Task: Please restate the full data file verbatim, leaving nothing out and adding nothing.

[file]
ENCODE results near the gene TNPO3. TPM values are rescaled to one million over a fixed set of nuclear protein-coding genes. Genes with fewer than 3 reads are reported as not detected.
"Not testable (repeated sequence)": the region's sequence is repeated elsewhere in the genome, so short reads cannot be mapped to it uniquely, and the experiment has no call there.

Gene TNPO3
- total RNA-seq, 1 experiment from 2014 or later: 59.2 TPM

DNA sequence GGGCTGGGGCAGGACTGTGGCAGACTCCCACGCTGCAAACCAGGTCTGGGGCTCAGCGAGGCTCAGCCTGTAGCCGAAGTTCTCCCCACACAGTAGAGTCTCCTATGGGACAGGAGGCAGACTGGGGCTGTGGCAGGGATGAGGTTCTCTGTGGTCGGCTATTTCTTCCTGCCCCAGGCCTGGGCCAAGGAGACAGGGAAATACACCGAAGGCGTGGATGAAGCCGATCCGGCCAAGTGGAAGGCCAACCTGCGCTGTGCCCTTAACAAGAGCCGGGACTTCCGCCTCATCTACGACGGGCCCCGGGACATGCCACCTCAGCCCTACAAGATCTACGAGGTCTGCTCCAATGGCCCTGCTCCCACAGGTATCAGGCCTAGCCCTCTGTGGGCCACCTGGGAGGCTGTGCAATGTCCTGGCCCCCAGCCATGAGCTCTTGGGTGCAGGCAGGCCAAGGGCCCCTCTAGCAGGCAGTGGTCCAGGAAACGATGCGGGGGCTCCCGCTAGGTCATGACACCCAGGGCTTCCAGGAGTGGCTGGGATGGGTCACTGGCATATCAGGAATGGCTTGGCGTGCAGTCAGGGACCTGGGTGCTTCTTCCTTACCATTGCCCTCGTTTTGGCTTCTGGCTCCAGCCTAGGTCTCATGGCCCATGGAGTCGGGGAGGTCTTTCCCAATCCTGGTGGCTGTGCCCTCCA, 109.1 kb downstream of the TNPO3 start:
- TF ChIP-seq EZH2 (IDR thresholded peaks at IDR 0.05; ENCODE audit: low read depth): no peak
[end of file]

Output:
ENCODE results near the gene TNPO3. TPM values are rescaled to one million over a fixed set of nuclear protein-coding genes. Genes with fewer than 3 reads are reported as not detected.
"Not testable (repeated sequence)": the region's sequence is repeated elsewhere in the genome, so short reads cannot be mapped to it uniquely, and the experiment has no call there.

Gene TNPO3
- total RNA-seq, 1 experiment from 2014 or later: 59.2 TPM

DNA sequence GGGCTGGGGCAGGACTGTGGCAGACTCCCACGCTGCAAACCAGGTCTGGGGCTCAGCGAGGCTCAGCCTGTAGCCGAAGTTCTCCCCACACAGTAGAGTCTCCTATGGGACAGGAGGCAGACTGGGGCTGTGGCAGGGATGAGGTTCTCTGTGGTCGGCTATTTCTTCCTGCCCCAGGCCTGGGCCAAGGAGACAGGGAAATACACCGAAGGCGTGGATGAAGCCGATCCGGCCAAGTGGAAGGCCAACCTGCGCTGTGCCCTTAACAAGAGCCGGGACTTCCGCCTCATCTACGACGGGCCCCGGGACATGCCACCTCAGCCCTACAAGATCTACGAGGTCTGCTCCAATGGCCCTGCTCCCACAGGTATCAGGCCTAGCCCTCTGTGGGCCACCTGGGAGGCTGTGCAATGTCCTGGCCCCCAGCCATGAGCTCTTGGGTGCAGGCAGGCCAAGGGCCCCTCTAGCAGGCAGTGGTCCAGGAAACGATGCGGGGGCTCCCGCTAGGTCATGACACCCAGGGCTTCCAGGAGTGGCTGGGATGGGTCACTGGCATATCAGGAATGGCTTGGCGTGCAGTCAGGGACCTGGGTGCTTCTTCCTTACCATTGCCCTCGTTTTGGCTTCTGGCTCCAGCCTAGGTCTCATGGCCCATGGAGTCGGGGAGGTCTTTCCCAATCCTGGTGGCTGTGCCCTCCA, 109.1 kb downstream of the TNPO3 start:
- TF ChIP-seq EZH2 (IDR thresholded peaks at IDR 0.05; ENCODE audit: low read depth): no peak